QUESTION – CAROLINE (question asked on 3/3/2017):
I’m looking at the Honda HR-V base model because I really like the boot size and practicality. Other options include the Mazda3 or Subaru Impreza, both as hatchbacks and base models, or Toyota Corolla sedan.
The main use of the car will be to drive from home to work on Sydney roads, and the occasional long trips to the beach. We will never need to take it off-road. Fuel economy is another focus and as I’m a slow driver and it’ll only be me driving, fun in driving is not necessary. I occasionally drive friends, so leg space in the back seats is kind of important but it’s not a must, and in the future I may have kids which is why I’m considering a car the size of the HR-V. Also, can I trust cars that are made in Thailand?
ANSWER – SAMANTHA STEVENS:
Let’s go through your list. For $24,990 the Honda HR-V VTi is equipped with an economical 1.8-litre petrol engine and CVT auto, where most other base models have a manual, and at 437L the boot is one of the largest in this class. Honda’s are typically super-reliable, and the HR-V has excellent safety features as standard, but we like the higher-end models which add blind-spot monitoring and City-Brake, which automatically applies the brakes if there is a risk of collision (at low speeds).
The top-shelf VTi-L at for $34,340 has a lovely interior with heated front seats and a sunroof, sat-nav, dual-zone air-con, front and rear parking sensors, among other goodies – if used vehicles are in your sphere, you may want to explore this spec. At 437L, the boot is one of the largest in this class, and has a wide opening to get everything in.
Remember, SUVs carry a little more financial commitment; you may pay more for registration, insurance, tyres, and running costs in general. If you don’t want or need the SUV advantages of a higher ride height, soft-road ability, and load carrying, you may be better off with a hatch.
The Mazda3 Neo base spec is $22,490 for the automatic, though we would recommend the mid-spec Maxx specification at $24,390 for sedan or hatch, which adds decent features such as sat-nav. The Mazda3 rates highly in the areas of safety, fuel economy, and handling dynamics. The model is far quieter than it used to be, and we find it a pleasant place to spend many hours in the front row. The second row is a bit underdone, but roomy enough. On the downside, Mazda’s servicing intervals are shorter at 10,000km, and may be something to consider if you do high kilometres.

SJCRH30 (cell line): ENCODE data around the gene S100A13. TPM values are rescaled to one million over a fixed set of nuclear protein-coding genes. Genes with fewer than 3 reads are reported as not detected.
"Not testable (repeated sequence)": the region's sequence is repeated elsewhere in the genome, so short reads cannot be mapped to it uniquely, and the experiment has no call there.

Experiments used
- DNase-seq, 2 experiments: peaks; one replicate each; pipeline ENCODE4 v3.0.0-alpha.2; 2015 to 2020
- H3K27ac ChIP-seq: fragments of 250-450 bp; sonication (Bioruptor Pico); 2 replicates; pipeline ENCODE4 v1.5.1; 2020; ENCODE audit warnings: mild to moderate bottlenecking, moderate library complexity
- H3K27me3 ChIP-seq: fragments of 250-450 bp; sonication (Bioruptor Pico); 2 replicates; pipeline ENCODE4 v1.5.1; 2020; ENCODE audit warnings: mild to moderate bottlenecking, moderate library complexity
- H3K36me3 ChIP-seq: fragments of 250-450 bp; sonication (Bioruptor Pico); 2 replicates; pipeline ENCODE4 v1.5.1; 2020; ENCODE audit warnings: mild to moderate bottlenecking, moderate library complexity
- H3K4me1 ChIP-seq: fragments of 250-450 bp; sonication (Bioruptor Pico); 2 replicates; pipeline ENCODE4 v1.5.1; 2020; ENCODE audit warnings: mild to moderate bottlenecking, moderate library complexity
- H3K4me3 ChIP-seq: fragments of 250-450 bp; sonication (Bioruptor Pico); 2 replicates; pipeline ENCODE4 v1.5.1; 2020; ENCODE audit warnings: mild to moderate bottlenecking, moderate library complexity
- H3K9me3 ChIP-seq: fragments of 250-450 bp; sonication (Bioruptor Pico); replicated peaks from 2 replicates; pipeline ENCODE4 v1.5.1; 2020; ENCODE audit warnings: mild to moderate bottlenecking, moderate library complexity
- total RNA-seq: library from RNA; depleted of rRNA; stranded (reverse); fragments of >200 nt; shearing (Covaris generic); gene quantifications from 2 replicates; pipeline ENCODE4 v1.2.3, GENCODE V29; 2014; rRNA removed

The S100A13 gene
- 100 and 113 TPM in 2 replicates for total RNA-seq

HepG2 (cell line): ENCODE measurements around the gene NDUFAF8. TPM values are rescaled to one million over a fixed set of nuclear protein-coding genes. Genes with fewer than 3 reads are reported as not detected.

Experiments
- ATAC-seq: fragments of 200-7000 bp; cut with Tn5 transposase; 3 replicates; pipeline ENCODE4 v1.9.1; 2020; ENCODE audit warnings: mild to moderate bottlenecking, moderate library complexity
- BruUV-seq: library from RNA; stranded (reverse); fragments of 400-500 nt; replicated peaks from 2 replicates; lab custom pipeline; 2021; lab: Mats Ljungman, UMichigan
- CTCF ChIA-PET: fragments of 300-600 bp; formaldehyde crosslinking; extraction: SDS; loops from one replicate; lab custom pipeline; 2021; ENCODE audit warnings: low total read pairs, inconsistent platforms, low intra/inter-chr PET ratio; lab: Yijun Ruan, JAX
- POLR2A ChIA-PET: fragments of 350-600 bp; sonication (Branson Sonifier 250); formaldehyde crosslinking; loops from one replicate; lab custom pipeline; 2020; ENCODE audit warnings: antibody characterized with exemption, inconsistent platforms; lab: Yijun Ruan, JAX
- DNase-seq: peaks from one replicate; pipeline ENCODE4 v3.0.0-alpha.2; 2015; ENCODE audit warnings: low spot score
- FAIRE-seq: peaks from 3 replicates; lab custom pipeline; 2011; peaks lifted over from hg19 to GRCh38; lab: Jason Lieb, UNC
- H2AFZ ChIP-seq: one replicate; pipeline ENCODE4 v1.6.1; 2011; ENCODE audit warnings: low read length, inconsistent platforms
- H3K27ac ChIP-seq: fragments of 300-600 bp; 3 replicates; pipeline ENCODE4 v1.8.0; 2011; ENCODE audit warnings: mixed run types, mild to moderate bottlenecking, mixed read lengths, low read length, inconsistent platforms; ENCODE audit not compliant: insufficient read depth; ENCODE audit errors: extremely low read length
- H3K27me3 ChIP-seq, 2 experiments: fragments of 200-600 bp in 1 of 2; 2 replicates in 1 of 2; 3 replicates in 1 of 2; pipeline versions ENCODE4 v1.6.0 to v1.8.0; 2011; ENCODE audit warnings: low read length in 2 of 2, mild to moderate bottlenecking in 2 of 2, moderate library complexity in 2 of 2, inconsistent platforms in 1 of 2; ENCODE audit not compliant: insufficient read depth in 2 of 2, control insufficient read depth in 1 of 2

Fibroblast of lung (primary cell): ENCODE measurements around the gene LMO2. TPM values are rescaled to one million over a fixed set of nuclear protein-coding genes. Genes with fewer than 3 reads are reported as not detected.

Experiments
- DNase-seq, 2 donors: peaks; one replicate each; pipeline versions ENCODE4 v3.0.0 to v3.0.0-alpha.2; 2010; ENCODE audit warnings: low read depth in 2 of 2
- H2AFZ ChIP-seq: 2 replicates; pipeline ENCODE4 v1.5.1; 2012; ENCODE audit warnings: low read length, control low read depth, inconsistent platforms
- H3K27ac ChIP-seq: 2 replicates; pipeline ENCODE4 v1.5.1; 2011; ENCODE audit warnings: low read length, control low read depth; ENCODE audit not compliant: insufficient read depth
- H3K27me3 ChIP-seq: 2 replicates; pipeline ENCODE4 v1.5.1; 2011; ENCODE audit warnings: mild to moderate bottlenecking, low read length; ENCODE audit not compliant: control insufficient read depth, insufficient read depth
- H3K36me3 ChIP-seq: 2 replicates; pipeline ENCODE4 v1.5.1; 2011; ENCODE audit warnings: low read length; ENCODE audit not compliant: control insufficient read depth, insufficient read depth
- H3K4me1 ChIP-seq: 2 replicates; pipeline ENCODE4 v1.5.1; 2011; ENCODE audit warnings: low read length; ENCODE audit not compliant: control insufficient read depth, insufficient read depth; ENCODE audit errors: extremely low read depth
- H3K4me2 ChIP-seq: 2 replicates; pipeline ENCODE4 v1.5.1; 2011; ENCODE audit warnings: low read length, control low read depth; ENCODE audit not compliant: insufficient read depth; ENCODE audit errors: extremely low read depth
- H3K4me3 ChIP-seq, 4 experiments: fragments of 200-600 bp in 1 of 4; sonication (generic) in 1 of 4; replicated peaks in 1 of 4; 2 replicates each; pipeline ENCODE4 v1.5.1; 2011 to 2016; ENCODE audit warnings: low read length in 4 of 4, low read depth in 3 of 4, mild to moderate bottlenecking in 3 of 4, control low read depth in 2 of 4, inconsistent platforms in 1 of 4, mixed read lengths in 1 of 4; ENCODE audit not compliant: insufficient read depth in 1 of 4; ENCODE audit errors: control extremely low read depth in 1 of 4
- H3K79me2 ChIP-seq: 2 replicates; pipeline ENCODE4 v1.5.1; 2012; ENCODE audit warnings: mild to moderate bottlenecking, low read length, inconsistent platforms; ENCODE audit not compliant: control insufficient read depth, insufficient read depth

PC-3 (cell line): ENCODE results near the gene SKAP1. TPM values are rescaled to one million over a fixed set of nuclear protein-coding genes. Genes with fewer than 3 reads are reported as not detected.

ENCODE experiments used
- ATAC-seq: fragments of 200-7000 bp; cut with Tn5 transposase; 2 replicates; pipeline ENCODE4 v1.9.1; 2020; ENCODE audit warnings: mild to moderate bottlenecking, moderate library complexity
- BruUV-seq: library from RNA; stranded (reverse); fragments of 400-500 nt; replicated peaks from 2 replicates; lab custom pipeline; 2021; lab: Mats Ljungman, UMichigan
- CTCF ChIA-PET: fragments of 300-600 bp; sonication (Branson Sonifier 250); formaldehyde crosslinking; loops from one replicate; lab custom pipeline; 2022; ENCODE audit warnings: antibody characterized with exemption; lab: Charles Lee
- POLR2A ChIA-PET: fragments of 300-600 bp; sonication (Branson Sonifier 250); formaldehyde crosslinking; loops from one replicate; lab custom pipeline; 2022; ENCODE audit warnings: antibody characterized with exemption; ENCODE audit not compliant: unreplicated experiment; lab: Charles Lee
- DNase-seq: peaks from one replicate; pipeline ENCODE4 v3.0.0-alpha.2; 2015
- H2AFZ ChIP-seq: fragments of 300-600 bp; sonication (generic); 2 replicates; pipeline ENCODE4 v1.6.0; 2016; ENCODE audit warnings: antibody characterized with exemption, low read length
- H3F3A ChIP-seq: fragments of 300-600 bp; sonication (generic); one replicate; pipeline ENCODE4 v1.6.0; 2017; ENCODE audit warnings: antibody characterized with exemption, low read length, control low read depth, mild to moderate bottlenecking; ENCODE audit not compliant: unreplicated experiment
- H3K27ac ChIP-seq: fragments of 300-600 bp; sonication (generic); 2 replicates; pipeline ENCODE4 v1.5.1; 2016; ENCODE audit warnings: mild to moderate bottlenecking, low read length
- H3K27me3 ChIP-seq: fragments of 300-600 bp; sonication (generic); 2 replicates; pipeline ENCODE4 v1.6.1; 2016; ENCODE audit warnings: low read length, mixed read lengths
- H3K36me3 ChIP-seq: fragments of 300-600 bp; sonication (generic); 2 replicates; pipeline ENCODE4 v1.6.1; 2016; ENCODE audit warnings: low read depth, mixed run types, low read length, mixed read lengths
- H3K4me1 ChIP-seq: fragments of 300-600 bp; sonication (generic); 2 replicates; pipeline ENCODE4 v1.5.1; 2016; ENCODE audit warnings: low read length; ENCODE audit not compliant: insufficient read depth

The same applies to the Corolla – the base model is a bit bare-bones, if you can step up to the Corolla SX at $25,240, which is our pick of the range, it’s a fabulous all-rounder with great build quality, reliability, affordable servicing, and resale value.
Subaru’s Impreza hatch is also a great all-rounder. Its AWD system means it offers more traction in trying weather conditions; however its fuel consumption is a little higher. Its cabin is greatly improved over the previous generation, and second row passengers are catered for particularly well, plus the hatch is more practical in its use of boot space – though if its cargo space you want, the boot in the sedan is huge.
The Impreza starts with an auto base model at $22,600, but yet again the step from base model 2.0i to 2.0L is well worth the spend, with lots of convenient features, better trimmings, and some extra safety features such as lane departure warning and emergency braking thrown in for just $24,690.
I’m sorry if we haven’t helped you decide, as you’ve picked four very good vehicles here. It may come down to a bit of leg work to test drive them and see which is literally and metaphorically the best fit for you.
There should be no concerns over Thai-built vehicles from mainstream manufacturers. We now see more vehicles from Thailand than we do Japan! Quality is governed by strict controls that apply in all global manufacturing facilities.
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